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Dave Solomon's State House Dome: House members go AWOL

May 06. 2018 12:03AM

It looks like Republicans are going to get a third bite of the apple when it comes to school choice, with another vote likely on SB 193, the bill to create freedom scholarships or private school vouchers, depending on your point of view.

Supporters of the bill are no doubt hoping that a good portion of the 38 Republicans who were absent or not voting on the bill last week decide to show up.

There's an attendance problem in the House, and it's been a significant barrier to the GOP agenda. SB 193 is a good example but not the only one.

According to the SB 193 roll call posted on the Legislature's website, 38 Republicans were either excused (meaning they notified the House in advance) or simply not voting (whereabouts unknown). Eight votes in support of SB 193, which failed 165-172 on Thursday, could have shifted the outcome.

There are 215 Republicans currently seated in the 400-member chamber, but nearly 20 percent of them did not show up or vote on one of the biggest public policy items on the party agenda for 2018.

Democrats, with 173 members seated, were missing 19 members, or a little more than 10 percent of their caucus.

The Libertarian caucus of three had the worst turnout, with only one of the three present for the vote. The one Libertarian who did vote supported the school choice measure.

The conservative policy group, Americans for Prosperity, keeps a scorecard of bills it is promoting, which is closely aligned with the GOP platform. That scorecard, according to AFP-NH Director Greg Moore, shows that the inability of House Republicans to get many of their bills across the finish line this past session has a lot to do with "no-shows."

"That's par for the course, it seems," said Moore of last week's poor attendance during some of the most important voting days of the year. Many of the bills that AFP hoped would pass ended up going nowhere.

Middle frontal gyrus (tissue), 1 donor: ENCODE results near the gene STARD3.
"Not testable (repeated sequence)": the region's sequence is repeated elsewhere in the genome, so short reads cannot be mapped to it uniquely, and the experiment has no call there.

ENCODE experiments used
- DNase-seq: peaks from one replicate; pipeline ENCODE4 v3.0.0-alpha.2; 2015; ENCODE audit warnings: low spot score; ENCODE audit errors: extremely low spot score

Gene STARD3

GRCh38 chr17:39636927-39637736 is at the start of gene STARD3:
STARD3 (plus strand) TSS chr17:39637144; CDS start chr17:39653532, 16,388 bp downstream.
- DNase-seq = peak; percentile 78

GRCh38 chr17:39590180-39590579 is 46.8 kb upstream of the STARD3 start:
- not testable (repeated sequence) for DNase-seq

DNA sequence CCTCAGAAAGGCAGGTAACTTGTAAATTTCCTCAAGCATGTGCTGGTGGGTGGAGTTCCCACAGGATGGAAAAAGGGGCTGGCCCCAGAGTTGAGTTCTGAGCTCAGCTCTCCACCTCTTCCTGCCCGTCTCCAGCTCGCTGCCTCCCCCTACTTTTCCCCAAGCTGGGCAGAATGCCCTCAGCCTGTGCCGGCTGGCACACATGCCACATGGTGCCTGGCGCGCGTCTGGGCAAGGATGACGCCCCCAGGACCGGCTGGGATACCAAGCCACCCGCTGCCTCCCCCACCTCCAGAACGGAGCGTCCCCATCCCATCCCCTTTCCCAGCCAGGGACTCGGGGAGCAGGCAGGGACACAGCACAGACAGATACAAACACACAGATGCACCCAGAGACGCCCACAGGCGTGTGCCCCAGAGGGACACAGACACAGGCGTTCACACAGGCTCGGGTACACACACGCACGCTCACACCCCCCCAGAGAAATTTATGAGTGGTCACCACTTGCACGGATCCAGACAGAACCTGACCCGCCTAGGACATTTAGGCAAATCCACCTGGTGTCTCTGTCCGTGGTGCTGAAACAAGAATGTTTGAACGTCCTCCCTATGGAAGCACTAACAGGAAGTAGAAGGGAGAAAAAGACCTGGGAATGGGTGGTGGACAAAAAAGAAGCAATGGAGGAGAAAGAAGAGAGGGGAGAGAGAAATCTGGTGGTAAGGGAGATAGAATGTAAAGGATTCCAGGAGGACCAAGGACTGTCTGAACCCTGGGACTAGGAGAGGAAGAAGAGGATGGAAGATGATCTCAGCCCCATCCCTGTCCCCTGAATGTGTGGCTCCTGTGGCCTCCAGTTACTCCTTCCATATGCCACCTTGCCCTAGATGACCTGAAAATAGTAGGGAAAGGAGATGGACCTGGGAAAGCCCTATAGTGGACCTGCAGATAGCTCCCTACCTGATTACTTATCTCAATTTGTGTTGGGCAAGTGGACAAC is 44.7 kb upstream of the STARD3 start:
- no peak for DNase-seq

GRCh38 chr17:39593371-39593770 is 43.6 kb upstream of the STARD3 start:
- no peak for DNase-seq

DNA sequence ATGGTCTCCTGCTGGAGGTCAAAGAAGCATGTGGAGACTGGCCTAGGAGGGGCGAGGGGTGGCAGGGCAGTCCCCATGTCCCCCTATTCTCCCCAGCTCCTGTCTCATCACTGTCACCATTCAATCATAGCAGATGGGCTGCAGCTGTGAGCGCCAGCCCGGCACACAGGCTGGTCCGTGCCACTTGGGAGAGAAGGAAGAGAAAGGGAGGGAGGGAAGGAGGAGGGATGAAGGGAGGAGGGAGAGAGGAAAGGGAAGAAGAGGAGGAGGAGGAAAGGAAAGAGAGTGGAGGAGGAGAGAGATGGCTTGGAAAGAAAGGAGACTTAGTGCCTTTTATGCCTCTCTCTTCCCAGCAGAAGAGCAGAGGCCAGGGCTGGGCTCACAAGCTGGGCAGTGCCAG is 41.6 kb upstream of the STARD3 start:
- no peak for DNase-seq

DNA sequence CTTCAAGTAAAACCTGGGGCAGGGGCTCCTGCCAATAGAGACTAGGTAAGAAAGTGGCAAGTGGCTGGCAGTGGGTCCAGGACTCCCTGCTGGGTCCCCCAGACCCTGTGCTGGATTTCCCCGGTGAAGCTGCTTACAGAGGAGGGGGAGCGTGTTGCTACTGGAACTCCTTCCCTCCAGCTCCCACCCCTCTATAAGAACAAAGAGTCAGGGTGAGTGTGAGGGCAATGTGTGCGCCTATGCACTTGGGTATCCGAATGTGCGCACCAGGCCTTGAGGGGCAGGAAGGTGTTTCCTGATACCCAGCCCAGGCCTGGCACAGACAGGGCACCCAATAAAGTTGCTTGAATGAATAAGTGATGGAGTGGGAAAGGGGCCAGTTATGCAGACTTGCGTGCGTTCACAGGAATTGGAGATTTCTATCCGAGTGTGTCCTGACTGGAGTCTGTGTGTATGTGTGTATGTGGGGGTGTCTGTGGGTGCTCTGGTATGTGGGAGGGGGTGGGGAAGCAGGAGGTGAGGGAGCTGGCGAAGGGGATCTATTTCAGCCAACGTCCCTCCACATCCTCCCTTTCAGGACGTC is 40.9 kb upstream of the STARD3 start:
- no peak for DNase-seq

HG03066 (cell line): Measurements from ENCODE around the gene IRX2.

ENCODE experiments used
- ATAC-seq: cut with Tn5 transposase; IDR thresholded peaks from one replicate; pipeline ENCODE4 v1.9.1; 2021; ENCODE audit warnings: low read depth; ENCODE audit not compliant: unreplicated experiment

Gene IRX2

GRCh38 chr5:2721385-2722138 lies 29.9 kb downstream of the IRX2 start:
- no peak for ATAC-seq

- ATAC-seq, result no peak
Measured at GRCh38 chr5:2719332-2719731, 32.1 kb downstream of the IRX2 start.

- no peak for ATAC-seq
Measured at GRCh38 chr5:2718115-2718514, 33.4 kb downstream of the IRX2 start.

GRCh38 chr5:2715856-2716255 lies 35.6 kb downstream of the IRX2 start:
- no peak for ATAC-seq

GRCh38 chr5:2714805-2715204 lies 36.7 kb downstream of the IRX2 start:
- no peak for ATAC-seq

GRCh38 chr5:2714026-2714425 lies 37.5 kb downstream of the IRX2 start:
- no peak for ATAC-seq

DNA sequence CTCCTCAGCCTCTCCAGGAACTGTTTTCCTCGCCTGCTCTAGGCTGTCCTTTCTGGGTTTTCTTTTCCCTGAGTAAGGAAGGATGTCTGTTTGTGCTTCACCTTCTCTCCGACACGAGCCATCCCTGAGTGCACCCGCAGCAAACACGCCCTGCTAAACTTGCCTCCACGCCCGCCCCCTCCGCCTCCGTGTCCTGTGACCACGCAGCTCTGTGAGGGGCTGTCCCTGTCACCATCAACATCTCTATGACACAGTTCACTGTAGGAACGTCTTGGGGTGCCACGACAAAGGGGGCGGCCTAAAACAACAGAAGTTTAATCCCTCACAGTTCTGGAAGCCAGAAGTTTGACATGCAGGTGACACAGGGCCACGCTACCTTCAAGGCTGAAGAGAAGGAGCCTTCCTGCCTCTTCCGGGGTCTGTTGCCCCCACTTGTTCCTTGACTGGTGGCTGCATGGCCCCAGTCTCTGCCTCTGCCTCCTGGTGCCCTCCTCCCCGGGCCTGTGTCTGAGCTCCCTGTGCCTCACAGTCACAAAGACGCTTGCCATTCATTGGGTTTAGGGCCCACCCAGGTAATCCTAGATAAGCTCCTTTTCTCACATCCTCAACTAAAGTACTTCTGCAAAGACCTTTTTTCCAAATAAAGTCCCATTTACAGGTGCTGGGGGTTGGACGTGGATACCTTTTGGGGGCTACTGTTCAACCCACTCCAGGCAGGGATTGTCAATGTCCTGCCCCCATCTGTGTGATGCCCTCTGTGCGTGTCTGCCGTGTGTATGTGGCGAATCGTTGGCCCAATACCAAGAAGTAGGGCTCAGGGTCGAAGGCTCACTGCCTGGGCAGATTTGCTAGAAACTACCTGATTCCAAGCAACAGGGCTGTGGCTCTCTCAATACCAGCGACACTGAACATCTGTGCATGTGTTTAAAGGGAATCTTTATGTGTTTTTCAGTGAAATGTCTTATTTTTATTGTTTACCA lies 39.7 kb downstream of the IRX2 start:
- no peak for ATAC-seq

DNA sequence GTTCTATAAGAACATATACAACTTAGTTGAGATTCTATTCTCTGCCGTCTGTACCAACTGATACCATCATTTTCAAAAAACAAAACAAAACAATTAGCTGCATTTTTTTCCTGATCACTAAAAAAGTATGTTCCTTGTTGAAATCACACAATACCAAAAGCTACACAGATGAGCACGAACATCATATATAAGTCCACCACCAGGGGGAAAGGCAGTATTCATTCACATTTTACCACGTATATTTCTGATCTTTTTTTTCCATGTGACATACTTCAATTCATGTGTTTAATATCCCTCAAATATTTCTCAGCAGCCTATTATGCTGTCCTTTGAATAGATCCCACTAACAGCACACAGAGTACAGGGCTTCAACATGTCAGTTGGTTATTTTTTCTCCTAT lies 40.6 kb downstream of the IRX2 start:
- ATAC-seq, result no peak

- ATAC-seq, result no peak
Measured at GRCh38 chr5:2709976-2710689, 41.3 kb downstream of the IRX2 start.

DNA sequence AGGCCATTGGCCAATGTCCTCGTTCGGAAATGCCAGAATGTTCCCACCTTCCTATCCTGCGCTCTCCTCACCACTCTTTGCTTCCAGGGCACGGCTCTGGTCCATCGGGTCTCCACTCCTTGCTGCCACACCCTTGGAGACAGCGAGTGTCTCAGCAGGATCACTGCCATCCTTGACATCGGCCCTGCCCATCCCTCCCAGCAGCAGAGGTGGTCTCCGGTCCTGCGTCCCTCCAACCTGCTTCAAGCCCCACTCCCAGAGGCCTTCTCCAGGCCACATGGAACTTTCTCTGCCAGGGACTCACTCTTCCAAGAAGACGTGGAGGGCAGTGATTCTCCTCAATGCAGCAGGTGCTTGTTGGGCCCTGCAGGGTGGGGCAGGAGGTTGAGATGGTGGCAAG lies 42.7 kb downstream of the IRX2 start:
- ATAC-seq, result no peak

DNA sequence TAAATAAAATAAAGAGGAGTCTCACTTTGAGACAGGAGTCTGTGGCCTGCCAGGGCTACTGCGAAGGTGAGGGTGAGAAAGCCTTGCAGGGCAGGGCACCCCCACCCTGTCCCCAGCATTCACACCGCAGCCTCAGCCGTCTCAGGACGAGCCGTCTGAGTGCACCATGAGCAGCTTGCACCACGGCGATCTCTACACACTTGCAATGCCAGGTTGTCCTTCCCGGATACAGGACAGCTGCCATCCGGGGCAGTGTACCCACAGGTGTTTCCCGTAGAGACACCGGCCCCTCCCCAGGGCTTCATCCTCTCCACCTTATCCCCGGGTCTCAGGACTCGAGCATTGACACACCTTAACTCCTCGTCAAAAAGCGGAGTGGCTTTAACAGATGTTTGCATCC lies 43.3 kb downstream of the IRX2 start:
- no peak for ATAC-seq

"Just looking at the number of votes absent in all those cases, it's gotten to the point where the determining factor is who is in the room," he said. "You might have a majority, if you can get your members to show up. It's a challenge on a regular basis."

A handful of Republican members have missed every vote on every bill on the AFP scorecard, says Moore.

A key priority for the pro-life movement, a bill to prohibit abortions after fetal viability (HB 1680), was tabled in late March on a close 170-163 vote. That's a total of 333 votes in a House that currently has 391 members seated.

Moore, who has worked as chief of staff for the House, said attendance has always been an issue, given that members are not paid (except for $100 a year, plus mileage), and many have full-time jobs. But the same can be said for the Senate, where it's rare for more than one of the 24 members to be absent.

"In the 2011-2012 session, we were getting 350 to 360 in a typical roll call," he said. "But to see 320 as typical, that's light."

As candidates for House hit the campaign trail this summer and fall, a good question to pose to those who come knocking on your door might be, "Do you plan to show up?" That's a question leadership in both parties will no doubt be posing to their members this week.

Rail study derailed

The House and Senate are at odds on several key issues as the session winds down, and it's hard to predict whose position will prevail on things like school choice, animal cruelty, town election scheduling or school nurse certification.

But here's a safe bet: The Senate's decision to strip the $4 million federally funded commuter rail study from the 10-year transportation plan will prevail.

Gov. Chris Sununu, a longtime opponent of extending the MBTA commuter rail service into southern New Hampshire, briefly favored the idea when he was pitching Amazon HQ2 for New Hampshire, but reverted to his original position after the bid failed.

The House left the rail study in the plan anyway when it voted in March, but the Senate removed it in a vote on Thursday.

An effort to keep rail study in the plan failed in a 12-12 vote, with Republican Sens. Dan Innis of Portsmouth and Kevin Avard of Nashua joining all 10 Senate Democrats.

New Hampshire Businesses for Rail Expansion, a statewide, nonpartisan business coalition that launched in January, says its 110 members aren't giving up.

The analysis would examine different aspects of the proposed Capitol Corridor Rail Expansion Project, which would extend passenger rail from Boston to Manchester.

"We will build off the momentum gained during this legislative session and continue to grow our coalition of bipartisan supporters," said coalition spokesperson E.J. Powers.

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